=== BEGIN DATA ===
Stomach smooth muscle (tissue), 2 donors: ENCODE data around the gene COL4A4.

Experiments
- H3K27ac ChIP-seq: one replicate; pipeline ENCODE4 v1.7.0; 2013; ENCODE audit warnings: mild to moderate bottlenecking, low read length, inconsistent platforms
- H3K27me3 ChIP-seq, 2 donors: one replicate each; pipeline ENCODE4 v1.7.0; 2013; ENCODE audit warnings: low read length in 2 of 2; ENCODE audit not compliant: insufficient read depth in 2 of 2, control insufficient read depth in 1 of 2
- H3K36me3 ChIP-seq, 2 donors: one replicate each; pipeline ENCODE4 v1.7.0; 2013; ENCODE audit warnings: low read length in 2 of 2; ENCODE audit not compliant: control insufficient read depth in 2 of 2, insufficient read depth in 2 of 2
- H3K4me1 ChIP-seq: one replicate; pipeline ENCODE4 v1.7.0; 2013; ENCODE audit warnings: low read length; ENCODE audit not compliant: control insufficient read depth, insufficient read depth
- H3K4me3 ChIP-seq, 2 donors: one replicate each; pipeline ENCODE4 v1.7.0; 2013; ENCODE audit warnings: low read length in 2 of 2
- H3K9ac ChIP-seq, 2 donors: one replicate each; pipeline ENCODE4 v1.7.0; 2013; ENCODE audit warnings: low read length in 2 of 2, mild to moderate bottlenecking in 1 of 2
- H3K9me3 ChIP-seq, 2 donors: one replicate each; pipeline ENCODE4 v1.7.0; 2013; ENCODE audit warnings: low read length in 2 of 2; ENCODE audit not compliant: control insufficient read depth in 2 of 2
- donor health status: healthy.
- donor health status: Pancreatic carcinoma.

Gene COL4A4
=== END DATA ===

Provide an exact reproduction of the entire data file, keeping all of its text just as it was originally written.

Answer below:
Stomach smooth muscle (tissue), 2 donors: ENCODE data around the gene COL4A4.

Experiments
- H3K27ac ChIP-seq: one replicate; pipeline ENCODE4 v1.7.0; 2013; ENCODE audit warnings: mild to moderate bottlenecking, low read length, inconsistent platforms
- H3K27me3 ChIP-seq, 2 donors: one replicate each; pipeline ENCODE4 v1.7.0; 2013; ENCODE audit warnings: low read length in 2 of 2; ENCODE audit not compliant: insufficient read depth in 2 of 2, control insufficient read depth in 1 of 2
- H3K36me3 ChIP-seq, 2 donors: one replicate each; pipeline ENCODE4 v1.7.0; 2013; ENCODE audit warnings: low read length in 2 of 2; ENCODE audit not compliant: control insufficient read depth in 2 of 2, insufficient read depth in 2 of 2
- H3K4me1 ChIP-seq: one replicate; pipeline ENCODE4 v1.7.0; 2013; ENCODE audit warnings: low read length; ENCODE audit not compliant: control insufficient read depth, insufficient read depth
- H3K4me3 ChIP-seq, 2 donors: one replicate each; pipeline ENCODE4 v1.7.0; 2013; ENCODE audit warnings: low read length in 2 of 2
- H3K9ac ChIP-seq, 2 donors: one replicate each; pipeline ENCODE4 v1.7.0; 2013; ENCODE audit warnings: low read length in 2 of 2, mild to moderate bottlenecking in 1 of 2
- H3K9me3 ChIP-seq, 2 donors: one replicate each; pipeline ENCODE4 v1.7.0; 2013; ENCODE audit warnings: low read length in 2 of 2; ENCODE audit not compliant: control insufficient read depth in 2 of 2
- donor health status: healthy.
- donor health status: Pancreatic carcinoma.

Gene COL4A4